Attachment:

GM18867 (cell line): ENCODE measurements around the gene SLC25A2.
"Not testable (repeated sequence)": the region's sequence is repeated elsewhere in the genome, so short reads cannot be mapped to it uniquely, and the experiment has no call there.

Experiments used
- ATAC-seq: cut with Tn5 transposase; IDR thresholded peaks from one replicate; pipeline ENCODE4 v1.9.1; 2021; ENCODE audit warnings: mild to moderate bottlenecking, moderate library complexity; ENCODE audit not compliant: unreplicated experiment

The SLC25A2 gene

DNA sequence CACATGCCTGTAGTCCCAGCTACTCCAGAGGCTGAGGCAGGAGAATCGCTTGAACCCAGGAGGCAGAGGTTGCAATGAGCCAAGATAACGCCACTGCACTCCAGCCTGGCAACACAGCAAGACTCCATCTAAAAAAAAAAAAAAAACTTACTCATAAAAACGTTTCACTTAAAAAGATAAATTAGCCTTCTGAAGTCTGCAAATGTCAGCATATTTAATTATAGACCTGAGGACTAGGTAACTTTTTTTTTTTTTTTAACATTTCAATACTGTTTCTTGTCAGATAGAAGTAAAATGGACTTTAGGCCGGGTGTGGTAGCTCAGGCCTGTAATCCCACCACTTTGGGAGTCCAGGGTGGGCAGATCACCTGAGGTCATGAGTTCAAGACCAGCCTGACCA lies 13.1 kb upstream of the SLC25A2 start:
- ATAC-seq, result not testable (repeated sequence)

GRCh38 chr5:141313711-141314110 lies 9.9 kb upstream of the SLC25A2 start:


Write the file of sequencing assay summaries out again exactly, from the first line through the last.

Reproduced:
GM18867 (cell line): ENCODE measurements around the gene SLC25A2.
"Not testable (repeated sequence)": the region's sequence is repeated elsewhere in the genome, so short reads cannot be mapped to it uniquely, and the experiment has no call there.

Experiments used
- ATAC-seq: cut with Tn5 transposase; IDR thresholded peaks from one replicate; pipeline ENCODE4 v1.9.1; 2021; ENCODE audit warnings: mild to moderate bottlenecking, moderate library complexity; ENCODE audit not compliant: unreplicated experiment

The SLC25A2 gene

DNA sequence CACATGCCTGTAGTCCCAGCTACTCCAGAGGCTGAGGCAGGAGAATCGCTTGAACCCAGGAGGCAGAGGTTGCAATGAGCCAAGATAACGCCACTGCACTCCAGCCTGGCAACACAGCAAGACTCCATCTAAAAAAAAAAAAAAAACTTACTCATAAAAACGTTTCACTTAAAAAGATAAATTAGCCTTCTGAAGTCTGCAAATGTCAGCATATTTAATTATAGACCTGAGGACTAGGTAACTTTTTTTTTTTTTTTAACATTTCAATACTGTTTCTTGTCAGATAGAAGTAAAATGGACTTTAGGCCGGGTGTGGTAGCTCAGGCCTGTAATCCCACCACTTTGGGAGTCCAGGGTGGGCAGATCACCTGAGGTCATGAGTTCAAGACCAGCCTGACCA lies 13.1 kb upstream of the SLC25A2 start:
- ATAC-seq, result not testable (repeated sequence)

GRCh38 chr5:141313711-141314110 lies 9.9 kb upstream of the SLC25A2 start: